OnSong is designed to work best with text-based chords and lyrics. Converting your existing file into text-based charts gives you the best flexibility when it comes to formatting your song, or transposing it into other keys. In addition, you can interact with the chart for changing lyrics for display on a TV or projector, or assign actions to sections when they are selected. Simply, OnSong works best with a text-based format.
OnSong supports many file formats that allow you to view "as-is" in the song viewer. However, you won't be able to format the songs, transpose, or use low-light mode. You can convert those files into an OnSong or ChordPro file format to allow this. However, you'll find that this is not an automatic process and requires you to tweak the results text into a format for the best results. For this reason, it's recommended that you convert your files over time. For instance, convert the files that you are planning to play in the upcoming week instead of trying to process hundreds of songs all at once. Just expect to spend a few minutes tweaking each song once you understand some basics of the OnSong file format and the problems you may encounter for each file type.
Word Processing Files
You may have existing files that contain your charts. While it's easy to use these files and display them "as-is" in OnSong, it's best to convert them to a text-based document. Let's examine these file formats and find some of the challenges in moving them to a text-based format.
There have been many ways to create a chord chart using off-the-shelf software like word processors. The problem is that these are designed to print, and do not carry musical meaning. If you've written chord charts in a word processor in the past, you may have noticed that you have to use a lot of spaces or tab characters to place the chords over the appropriate word or phrase. While this may look good in the font you have selected, changing the font will cause the chords to move around. This is because fonts have varying widths for different characters.
Typically the space character is very narrow, while other characters are wider like an "M". If you switch the font of the document to a fixed-width font such as Courier, it will move your chords considerably. This is because, in these typewriter-looking fonts, each character is the same width. This means that all the spaces you used to place the chord over the correct word now push the chord further to the right. When we move these files to a text-based format, this same thing will happen since OnSong aligns the chords above the lyrics based on the relative character position. For instance, if the "C" chord you have should be sung on the word "me" within the lyrics "He loves me", then you should have 9 spaces in front of the C on the line above the lyrics.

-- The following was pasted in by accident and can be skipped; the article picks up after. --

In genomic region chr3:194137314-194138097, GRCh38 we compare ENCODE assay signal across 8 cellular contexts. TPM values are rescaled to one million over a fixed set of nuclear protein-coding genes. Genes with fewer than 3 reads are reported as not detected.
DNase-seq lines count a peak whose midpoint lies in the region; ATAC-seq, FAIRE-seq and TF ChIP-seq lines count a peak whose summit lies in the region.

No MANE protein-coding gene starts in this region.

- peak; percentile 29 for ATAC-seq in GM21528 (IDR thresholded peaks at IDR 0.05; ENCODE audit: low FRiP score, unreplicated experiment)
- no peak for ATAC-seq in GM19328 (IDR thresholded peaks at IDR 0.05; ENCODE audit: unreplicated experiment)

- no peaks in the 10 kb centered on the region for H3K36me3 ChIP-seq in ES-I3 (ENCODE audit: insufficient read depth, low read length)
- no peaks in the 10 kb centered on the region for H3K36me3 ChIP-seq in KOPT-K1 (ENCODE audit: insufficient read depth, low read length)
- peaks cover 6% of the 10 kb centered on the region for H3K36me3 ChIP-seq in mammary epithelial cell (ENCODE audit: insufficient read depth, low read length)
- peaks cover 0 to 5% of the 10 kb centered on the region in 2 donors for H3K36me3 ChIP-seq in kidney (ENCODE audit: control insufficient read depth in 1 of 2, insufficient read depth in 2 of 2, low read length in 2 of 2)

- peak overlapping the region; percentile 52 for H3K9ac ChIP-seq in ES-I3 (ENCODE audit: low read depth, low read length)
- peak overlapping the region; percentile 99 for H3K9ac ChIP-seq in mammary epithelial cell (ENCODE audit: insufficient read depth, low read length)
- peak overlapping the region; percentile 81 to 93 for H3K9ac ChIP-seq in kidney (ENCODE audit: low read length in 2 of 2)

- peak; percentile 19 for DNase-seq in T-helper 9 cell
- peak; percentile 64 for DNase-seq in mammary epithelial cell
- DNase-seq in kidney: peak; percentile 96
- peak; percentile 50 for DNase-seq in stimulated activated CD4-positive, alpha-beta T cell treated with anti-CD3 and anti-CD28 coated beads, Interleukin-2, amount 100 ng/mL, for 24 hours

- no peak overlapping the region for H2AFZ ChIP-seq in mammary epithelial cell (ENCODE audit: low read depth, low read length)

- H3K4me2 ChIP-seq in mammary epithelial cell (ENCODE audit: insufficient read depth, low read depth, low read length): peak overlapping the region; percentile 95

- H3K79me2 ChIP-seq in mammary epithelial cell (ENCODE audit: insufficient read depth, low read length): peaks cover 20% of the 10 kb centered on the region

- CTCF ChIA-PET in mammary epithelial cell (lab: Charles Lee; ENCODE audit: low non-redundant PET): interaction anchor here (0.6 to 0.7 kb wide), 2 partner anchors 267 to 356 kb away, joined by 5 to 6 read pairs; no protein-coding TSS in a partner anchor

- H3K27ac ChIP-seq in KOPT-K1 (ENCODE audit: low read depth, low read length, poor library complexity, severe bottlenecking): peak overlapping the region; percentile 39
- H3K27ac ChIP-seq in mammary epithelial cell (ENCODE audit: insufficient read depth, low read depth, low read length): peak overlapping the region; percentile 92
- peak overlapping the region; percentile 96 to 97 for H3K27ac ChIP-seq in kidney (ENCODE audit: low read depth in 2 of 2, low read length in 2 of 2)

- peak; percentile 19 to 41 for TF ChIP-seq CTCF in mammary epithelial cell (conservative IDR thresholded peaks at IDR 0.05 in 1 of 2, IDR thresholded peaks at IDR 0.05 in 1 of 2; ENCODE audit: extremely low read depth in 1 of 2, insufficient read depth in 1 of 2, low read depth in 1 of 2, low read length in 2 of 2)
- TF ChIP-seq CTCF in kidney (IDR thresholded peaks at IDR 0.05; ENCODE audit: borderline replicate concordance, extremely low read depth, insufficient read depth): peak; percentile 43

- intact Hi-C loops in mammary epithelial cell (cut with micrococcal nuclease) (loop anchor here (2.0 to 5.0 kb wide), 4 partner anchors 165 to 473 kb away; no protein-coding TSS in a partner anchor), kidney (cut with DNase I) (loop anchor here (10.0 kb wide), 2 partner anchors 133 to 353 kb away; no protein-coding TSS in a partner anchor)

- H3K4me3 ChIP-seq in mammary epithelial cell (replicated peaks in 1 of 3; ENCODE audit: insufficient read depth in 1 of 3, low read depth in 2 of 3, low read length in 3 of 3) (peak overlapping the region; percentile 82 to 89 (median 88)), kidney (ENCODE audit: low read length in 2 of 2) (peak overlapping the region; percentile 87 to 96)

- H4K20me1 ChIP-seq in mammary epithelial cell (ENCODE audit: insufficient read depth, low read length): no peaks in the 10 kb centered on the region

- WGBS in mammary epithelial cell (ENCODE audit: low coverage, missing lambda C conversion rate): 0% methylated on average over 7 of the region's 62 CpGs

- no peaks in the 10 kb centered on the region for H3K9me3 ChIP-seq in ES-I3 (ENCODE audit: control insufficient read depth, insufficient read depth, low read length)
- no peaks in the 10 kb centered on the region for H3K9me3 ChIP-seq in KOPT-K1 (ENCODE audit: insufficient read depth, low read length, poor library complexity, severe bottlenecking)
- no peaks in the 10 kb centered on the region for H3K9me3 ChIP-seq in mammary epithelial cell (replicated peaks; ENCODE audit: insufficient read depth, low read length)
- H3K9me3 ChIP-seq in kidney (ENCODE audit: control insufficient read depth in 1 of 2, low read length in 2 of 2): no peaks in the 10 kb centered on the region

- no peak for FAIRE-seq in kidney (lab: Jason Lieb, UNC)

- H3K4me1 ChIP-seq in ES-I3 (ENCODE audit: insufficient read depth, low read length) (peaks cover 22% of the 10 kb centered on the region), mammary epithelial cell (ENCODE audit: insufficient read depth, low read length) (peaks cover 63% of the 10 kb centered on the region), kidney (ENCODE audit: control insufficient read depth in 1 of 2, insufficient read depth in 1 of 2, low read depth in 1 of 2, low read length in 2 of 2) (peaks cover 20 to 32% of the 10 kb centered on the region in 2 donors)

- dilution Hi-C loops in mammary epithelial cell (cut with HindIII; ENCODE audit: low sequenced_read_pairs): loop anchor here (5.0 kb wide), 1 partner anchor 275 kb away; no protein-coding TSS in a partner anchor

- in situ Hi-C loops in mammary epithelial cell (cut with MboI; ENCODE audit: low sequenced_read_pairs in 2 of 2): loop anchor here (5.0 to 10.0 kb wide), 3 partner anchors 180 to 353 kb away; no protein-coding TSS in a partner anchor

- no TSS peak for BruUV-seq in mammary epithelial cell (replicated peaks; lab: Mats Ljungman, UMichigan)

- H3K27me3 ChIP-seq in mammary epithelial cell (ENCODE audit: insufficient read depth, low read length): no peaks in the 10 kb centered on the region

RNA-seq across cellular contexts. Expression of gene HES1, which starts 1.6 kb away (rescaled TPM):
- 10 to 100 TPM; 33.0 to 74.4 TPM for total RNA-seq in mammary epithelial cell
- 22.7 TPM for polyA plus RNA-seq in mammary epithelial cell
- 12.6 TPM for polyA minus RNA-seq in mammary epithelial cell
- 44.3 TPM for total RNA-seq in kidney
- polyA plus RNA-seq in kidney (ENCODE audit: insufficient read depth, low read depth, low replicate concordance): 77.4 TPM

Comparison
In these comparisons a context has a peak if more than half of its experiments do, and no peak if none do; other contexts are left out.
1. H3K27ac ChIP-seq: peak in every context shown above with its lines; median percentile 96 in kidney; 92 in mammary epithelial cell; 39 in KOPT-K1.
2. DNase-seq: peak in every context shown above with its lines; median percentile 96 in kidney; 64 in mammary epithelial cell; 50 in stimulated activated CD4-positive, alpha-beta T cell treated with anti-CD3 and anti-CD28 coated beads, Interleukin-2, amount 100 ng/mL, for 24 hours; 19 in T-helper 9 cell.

OnSong allows you to extract the text from many word processing files. If you do this or choose to copy and paste the text into the song editor, or if you are using OnSong Console, the same issue may arise with these file formats and you will need to handle it after extracting the text into OnSong.
Adobe PDF Files
If you have files that are available as PDF documents, you will experience some other issues. PDF files can contain a lot of different challenges depending on how it was authored. For instance, if the PDF file contains text with embedded fonts, then extracting text from a PDF file is similar to a word processing document with chords being misaligned. If the PDF is created by scanning a document, then OnSong needs to have a computer "read" the text like a human. In this case, it may remove spaces in lines of chords, causing them to be pushed towards the left. Either way, you can expect to align chords after the text is extracted.
Lastly, any formatting that was applied to the word processing or PDF file will be lost in this process. You will need to add formatting back in the text-based format using features such as line formatting, but you will find that much of the formatting is accomplished by OnSong itself when it identifies chords and other musical meaning.
There are many ways to extract the text from a supported file. For instance, if you are using the song editor within OnSong, you can tap on the Extract Text button in the Conversion Toolbar that appears at the bottom of the screen before the keyboard appears. This will only extract the text from the document but does not convert it to an OnSong or ChordPro file format. That means you will need to understand these file formats to make the necessary changes.
Perhaps an easier way is to use OnSong Console. This would allow you to copy and paste from documents on your computer into a web-based application. When you paste the content in the song editor, the song preview automatically updates and shows you how the chart will appear when you save it to your device.
Regardless, you will need to make edits to your content to work best with OnSong. Please review the Writing Your Own Chord Chart to learn more about the basics of writing a text-based chord chart.